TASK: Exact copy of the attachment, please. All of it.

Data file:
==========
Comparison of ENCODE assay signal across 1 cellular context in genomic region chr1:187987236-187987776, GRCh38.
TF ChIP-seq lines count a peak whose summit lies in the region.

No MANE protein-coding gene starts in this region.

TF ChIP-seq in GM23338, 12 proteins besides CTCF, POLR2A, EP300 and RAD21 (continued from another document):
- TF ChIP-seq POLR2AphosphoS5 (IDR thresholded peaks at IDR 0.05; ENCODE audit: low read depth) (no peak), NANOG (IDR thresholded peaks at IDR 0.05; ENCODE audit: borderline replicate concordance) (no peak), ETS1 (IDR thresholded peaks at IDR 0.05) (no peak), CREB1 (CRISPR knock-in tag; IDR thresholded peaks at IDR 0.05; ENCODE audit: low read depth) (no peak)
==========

Comparison of ENCODE assay signal across 1 cellular context in genomic region chr1:187987236-187987776, GRCh38.
TF ChIP-seq lines count a peak whose summit lies in the region.

No MANE protein-coding gene starts in this region.

TF ChIP-seq in GM23338, 12 proteins besides CTCF, POLR2A, EP300 and RAD21 (continued from another document):
- TF ChIP-seq POLR2AphosphoS5 (IDR thresholded peaks at IDR 0.05; ENCODE audit: low read depth) (no peak), NANOG (IDR thresholded peaks at IDR 0.05; ENCODE audit: borderline replicate concordance) (no peak), ETS1 (IDR thresholded peaks at IDR 0.05) (no peak), CREB1 (CRISPR knock-in tag; IDR thresholded peaks at IDR 0.05; ENCODE audit: low read depth) (no peak)